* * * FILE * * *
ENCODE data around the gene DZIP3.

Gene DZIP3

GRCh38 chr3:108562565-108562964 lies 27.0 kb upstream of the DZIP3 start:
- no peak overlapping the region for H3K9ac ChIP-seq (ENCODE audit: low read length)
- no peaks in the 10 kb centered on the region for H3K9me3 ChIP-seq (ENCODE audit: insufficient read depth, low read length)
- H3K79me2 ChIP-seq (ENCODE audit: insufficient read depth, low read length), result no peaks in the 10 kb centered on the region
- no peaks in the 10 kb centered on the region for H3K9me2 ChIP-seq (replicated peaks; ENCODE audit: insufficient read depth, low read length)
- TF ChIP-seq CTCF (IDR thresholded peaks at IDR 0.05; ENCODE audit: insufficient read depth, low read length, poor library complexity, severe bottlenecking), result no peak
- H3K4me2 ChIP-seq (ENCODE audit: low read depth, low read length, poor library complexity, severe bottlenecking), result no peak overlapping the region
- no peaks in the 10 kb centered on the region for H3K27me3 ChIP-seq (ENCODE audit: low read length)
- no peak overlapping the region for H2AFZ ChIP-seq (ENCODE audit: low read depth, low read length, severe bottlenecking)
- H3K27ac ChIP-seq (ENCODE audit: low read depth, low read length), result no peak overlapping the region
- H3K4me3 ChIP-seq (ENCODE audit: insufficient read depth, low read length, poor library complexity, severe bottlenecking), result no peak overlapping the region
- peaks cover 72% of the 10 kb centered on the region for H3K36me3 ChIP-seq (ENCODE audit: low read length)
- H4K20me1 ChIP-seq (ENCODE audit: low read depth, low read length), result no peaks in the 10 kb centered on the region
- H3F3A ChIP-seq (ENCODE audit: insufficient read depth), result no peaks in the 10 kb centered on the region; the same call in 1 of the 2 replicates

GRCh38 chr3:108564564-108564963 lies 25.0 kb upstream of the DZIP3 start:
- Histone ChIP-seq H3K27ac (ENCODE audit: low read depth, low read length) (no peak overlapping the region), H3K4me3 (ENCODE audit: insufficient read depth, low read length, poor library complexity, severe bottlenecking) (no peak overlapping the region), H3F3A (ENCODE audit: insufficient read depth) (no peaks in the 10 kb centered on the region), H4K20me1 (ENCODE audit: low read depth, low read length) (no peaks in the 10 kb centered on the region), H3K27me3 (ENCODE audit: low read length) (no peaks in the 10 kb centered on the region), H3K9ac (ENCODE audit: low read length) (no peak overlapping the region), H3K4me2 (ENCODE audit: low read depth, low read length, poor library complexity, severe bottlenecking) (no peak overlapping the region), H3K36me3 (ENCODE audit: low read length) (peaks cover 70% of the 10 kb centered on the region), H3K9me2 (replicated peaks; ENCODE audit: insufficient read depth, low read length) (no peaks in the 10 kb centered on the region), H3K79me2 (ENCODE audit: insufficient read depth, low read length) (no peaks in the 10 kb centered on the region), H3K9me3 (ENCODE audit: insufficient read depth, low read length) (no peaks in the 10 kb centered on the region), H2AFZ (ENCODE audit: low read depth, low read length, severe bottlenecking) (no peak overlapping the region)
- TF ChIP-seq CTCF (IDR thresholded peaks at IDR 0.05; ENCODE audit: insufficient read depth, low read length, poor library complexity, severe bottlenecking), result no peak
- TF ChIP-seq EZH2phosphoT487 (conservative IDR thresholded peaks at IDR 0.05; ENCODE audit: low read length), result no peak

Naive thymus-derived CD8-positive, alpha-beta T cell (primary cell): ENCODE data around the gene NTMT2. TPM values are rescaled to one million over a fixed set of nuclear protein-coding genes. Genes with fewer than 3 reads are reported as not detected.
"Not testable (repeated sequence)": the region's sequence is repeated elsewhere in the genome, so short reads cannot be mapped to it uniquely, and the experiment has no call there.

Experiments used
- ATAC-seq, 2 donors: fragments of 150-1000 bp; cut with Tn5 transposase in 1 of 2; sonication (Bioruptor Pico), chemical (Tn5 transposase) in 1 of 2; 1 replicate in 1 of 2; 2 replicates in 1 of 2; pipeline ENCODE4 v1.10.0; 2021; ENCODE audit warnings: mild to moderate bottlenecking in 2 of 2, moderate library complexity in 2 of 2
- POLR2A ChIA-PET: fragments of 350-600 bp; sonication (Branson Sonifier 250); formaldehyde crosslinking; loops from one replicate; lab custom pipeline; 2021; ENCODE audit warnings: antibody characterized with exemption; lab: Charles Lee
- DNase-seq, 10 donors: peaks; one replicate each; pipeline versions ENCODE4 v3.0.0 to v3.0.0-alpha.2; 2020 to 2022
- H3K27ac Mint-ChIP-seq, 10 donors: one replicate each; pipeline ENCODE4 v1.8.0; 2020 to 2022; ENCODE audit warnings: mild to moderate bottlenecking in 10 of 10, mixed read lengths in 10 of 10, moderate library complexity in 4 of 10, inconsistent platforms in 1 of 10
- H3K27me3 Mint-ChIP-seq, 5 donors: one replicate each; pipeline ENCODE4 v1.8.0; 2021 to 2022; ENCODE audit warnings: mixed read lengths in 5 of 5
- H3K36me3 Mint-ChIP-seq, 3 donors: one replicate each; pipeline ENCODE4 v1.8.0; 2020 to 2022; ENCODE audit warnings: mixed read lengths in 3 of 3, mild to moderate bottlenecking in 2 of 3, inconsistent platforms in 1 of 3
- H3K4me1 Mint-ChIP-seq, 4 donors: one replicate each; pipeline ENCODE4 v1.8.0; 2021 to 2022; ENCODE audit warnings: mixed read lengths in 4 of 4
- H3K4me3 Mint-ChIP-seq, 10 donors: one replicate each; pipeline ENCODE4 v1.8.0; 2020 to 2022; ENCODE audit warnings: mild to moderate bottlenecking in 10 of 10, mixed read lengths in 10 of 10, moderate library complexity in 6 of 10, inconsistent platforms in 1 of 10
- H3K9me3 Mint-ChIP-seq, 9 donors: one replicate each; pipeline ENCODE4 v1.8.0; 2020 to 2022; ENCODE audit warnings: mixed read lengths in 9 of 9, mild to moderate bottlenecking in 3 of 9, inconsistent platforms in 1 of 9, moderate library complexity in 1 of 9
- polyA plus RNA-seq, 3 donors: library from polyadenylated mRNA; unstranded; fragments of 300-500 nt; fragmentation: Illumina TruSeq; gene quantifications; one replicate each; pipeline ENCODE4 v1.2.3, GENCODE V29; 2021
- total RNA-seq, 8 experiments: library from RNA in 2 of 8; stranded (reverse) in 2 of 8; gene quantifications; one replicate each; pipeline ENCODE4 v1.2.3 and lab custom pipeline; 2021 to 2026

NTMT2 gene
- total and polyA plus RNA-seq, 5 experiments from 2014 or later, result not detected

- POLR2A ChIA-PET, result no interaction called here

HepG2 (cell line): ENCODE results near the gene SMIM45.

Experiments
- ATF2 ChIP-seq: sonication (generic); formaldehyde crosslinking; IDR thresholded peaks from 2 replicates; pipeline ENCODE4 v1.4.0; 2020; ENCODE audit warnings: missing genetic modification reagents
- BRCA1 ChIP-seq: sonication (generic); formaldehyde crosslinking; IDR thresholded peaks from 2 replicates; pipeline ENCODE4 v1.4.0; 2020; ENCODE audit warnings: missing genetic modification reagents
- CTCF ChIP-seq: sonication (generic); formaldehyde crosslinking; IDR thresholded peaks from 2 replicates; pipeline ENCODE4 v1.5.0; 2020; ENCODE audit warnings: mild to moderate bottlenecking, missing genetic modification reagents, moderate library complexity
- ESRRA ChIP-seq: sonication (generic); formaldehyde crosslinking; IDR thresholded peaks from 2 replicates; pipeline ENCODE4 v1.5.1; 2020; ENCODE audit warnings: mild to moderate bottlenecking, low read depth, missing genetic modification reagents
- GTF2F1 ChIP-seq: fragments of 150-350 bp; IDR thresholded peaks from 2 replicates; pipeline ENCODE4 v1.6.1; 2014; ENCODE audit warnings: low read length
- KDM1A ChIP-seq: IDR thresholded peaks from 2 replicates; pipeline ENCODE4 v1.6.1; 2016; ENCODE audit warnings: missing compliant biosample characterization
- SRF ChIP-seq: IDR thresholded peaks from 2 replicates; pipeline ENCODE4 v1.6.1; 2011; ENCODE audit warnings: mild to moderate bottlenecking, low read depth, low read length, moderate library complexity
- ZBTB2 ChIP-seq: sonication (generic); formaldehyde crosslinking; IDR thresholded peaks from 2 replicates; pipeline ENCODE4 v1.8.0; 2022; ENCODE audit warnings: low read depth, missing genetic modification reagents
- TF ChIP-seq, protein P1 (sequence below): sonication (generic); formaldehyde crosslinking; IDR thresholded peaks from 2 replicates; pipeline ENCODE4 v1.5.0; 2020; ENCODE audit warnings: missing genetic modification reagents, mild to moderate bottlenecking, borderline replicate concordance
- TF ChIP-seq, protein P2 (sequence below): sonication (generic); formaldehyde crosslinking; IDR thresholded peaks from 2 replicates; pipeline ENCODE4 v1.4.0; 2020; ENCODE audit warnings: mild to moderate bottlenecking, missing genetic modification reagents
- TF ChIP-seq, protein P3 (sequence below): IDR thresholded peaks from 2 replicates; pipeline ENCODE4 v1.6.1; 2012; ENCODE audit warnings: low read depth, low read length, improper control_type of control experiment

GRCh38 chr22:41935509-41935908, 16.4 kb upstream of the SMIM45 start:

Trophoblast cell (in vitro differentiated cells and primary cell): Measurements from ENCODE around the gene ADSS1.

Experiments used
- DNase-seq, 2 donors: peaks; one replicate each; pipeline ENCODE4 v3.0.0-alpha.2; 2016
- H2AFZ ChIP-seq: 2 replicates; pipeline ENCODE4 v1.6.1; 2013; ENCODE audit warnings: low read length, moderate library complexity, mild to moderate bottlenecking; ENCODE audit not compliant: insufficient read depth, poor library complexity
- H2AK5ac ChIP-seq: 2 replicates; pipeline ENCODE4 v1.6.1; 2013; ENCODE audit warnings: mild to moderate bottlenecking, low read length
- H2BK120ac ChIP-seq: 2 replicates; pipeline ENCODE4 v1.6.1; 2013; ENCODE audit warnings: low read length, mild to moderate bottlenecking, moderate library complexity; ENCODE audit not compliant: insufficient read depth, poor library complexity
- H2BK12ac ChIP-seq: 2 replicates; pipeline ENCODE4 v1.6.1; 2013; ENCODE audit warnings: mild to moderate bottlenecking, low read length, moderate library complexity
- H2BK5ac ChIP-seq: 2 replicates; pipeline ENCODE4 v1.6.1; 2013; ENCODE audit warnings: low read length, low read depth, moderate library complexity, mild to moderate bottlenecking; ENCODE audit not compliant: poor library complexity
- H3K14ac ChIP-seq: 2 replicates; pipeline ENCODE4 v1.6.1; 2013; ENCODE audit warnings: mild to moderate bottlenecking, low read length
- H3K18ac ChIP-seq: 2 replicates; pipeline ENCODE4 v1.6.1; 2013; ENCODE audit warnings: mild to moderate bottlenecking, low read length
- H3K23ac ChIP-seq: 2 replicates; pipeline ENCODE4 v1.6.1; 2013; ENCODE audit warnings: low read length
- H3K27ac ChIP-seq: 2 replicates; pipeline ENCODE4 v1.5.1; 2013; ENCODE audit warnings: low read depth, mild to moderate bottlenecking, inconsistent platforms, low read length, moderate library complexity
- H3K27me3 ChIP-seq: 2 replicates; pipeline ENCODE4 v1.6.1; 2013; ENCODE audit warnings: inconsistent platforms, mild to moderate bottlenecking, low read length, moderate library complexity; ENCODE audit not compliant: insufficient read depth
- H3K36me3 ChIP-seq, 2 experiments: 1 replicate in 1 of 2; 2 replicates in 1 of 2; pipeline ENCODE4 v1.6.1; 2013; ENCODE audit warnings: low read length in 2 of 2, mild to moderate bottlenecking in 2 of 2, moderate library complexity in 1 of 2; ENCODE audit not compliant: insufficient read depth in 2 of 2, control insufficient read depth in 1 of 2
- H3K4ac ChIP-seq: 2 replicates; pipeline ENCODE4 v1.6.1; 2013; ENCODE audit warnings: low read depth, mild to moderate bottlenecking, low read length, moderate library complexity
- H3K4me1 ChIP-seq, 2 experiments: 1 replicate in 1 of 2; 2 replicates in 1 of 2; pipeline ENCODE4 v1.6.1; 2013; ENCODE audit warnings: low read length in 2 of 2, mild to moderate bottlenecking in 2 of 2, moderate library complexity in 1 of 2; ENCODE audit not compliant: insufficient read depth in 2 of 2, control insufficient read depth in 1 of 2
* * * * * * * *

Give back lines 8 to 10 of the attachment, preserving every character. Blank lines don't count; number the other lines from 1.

- TF ChIP-seq CTCF (IDR thresholded peaks at IDR 0.05; ENCODE audit: insufficient read depth, low read length, poor library complexity, severe bottlenecking), result no peak
- H3K4me2 ChIP-seq (ENCODE audit: low read depth, low read length, poor library complexity, severe bottlenecking), result no peak overlapping the region
- no peaks in the 10 kb centered on the region for H3K27me3 ChIP-seq (ENCODE audit: low read length)